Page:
Perhaps the earliest example of virtual reality on television is a Doctor Who serial "The Deadly Assassin". This story, first broadcast in 1976, introduced a dream-like computer-generated reality known as the Matrix (no relation to the film — see below). The first major American television series to showcase virtual reality was Star Trek: The Next Generation. Several episodes featured a holodeck, a virtual reality facility that enabled its users to recreate and experience anything they wanted. One difference from current virtual reality technology, however, was that replicators, force fields, holograms, and transporters were used to actually recreate and place objects in the holodeck, rather than illusions of physical objects, as is done today.

In Japan and Hong Kong, the first anime series to use the idea of virtual reality was Video Warrior Laserion (1984).

An anime series known as Lain:Serial Experiments included a virtual reality world known as "The Wired" that eventually co-existed with the real world.

Channel 4's Gamesmaster (1992 – 1998) also used a VR headset in its "tips and cheats" segment.

BBC 2's Cyberzone (1993) was the first true "virtual reality" game show. It was presented by Craig Charles.

FOX's VR.5 (1995) starring Lori Singer and David McCallum, used what appeared to be mistakes in technology as part of the show's on-going mystery.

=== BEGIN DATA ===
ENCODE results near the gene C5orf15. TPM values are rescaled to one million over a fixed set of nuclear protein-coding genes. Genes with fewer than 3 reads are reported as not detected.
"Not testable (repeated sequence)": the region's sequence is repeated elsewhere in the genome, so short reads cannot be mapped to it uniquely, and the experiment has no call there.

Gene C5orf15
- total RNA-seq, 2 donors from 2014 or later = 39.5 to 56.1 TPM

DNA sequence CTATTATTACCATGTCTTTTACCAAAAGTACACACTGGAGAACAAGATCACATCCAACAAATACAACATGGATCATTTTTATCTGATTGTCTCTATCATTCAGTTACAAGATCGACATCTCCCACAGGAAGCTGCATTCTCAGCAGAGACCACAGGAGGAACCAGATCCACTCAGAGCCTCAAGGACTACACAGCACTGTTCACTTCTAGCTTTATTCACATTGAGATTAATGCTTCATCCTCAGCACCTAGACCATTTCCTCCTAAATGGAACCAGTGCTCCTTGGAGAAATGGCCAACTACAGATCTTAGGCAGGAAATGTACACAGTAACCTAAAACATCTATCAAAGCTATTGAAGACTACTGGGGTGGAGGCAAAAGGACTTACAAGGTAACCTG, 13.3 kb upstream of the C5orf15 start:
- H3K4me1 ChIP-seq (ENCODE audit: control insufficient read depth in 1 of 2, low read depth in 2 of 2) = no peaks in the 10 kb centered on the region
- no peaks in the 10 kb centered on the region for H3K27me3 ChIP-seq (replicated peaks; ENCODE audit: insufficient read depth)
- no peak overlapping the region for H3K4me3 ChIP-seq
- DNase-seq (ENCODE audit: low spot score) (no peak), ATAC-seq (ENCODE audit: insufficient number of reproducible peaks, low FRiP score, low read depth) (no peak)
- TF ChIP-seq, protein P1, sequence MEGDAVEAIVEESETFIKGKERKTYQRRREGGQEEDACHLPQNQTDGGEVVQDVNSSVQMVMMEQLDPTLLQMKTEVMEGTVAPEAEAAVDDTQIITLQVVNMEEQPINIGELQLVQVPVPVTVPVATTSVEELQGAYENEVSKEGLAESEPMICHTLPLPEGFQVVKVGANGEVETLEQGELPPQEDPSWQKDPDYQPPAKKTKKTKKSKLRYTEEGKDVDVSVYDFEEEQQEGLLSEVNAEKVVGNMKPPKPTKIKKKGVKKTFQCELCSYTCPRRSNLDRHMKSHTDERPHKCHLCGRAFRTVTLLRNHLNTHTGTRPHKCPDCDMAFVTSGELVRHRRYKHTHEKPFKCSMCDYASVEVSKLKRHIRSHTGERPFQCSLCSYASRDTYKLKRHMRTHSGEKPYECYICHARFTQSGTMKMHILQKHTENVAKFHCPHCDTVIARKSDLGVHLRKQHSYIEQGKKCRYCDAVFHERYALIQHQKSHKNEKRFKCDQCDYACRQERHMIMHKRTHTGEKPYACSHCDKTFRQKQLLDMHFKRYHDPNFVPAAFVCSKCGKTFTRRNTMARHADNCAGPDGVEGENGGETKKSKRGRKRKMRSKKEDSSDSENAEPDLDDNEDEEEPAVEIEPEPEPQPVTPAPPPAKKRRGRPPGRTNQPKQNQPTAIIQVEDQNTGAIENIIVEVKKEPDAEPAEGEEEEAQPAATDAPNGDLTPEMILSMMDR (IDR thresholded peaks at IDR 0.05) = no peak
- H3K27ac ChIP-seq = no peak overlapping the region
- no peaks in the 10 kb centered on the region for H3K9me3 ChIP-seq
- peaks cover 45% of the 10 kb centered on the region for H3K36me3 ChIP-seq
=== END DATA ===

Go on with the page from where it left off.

In 2002, Series 4 of hit New Zealand teen sci-fi TV Series, The Tribe featured the arrival of a new tribe to the city, The Technos. They tried to gain power by introducing Virtual Reality to the city. The tribes would battle each other in the Virtual World in a "game" designed by the leader of The Techno's, Ram. However, the effects of VR on the people turned nasty when they started to fight in the real world as well, after too much use made them unable to tell the difference between what was real and what was virtual.

In 2005, Brazilian's Globo TV features a show where VR helmets are used by the attending audience in a space simulation called Conquista de Titã, broadcasted for more than 20 million viewers weekly.

In the anime version of Yu-Gi-Oh!, one three-part episode sees the heroes entering a virtual world based on the game Duel Monsters, where the players must use their cards to work their way through a series of story-based challenges, including simulated monsters. Later, another anime-only arc forces the heroes to enter another virtual world, similar in concept but with a different set of rules. In both arcs, the bodies of the humans entering the virtual world are confined to special pods for the duration of their stay there.

The Popular .hack multimedia franchise is based on a virtual reality MMORPG ironically dubbed "The World"

The French animated series Code Lyoko is based around the virtual world of Lyoko and the Internet, the virtual world is accessed by large scanners which use an atomic process which breaks down the atoms of the person inside, digitalizes them and recreates an incarnation on Lyoko.

Motion pictures